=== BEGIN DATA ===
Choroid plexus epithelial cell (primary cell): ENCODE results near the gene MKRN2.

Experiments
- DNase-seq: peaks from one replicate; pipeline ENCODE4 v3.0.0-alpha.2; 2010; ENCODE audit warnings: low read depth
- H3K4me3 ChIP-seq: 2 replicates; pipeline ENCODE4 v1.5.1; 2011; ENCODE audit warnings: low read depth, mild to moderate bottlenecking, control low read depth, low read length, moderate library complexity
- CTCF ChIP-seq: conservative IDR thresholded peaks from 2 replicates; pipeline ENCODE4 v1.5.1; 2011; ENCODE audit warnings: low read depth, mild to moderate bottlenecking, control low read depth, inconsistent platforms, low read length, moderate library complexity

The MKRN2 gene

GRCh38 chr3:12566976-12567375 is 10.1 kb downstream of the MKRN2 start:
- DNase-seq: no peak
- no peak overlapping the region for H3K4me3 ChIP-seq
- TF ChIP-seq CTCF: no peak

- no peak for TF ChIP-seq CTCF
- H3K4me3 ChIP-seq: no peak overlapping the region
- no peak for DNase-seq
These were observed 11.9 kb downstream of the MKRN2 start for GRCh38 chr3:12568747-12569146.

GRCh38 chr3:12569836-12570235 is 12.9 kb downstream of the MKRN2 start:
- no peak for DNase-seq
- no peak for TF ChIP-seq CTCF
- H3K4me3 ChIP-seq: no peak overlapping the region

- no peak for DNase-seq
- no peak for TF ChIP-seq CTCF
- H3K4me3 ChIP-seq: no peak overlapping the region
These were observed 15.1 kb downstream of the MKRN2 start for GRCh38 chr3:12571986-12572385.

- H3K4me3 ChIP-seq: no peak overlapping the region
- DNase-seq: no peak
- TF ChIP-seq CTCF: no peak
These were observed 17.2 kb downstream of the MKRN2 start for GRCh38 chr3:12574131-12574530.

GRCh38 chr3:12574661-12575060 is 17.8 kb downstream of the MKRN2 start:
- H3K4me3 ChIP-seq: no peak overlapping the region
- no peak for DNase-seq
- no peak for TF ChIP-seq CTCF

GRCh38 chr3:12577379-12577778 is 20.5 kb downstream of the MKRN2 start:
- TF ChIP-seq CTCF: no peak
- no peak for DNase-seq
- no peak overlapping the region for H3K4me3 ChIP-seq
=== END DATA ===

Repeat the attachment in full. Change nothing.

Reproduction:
Choroid plexus epithelial cell (primary cell): ENCODE results near the gene MKRN2.

Experiments
- DNase-seq: peaks from one replicate; pipeline ENCODE4 v3.0.0-alpha.2; 2010; ENCODE audit warnings: low read depth
- H3K4me3 ChIP-seq: 2 replicates; pipeline ENCODE4 v1.5.1; 2011; ENCODE audit warnings: low read depth, mild to moderate bottlenecking, control low read depth, low read length, moderate library complexity
- CTCF ChIP-seq: conservative IDR thresholded peaks from 2 replicates; pipeline ENCODE4 v1.5.1; 2011; ENCODE audit warnings: low read depth, mild to moderate bottlenecking, control low read depth, inconsistent platforms, low read length, moderate library complexity

The MKRN2 gene

GRCh38 chr3:12566976-12567375 is 10.1 kb downstream of the MKRN2 start:
- DNase-seq: no peak
- no peak overlapping the region for H3K4me3 ChIP-seq
- TF ChIP-seq CTCF: no peak

- no peak for TF ChIP-seq CTCF
- H3K4me3 ChIP-seq: no peak overlapping the region
- no peak for DNase-seq
These were observed 11.9 kb downstream of the MKRN2 start for GRCh38 chr3:12568747-12569146.

GRCh38 chr3:12569836-12570235 is 12.9 kb downstream of the MKRN2 start:
- no peak for DNase-seq
- no peak for TF ChIP-seq CTCF
- H3K4me3 ChIP-seq: no peak overlapping the region

- no peak for DNase-seq
- no peak for TF ChIP-seq CTCF
- H3K4me3 ChIP-seq: no peak overlapping the region
These were observed 15.1 kb downstream of the MKRN2 start for GRCh38 chr3:12571986-12572385.

- H3K4me3 ChIP-seq: no peak overlapping the region
- DNase-seq: no peak
- TF ChIP-seq CTCF: no peak
These were observed 17.2 kb downstream of the MKRN2 start for GRCh38 chr3:12574131-12574530.

GRCh38 chr3:12574661-12575060 is 17.8 kb downstream of the MKRN2 start:
- H3K4me3 ChIP-seq: no peak overlapping the region
- no peak for DNase-seq
- no peak for TF ChIP-seq CTCF

GRCh38 chr3:12577379-12577778 is 20.5 kb downstream of the MKRN2 start:
- TF ChIP-seq CTCF: no peak
- no peak for DNase-seq
- no peak overlapping the region for H3K4me3 ChIP-seq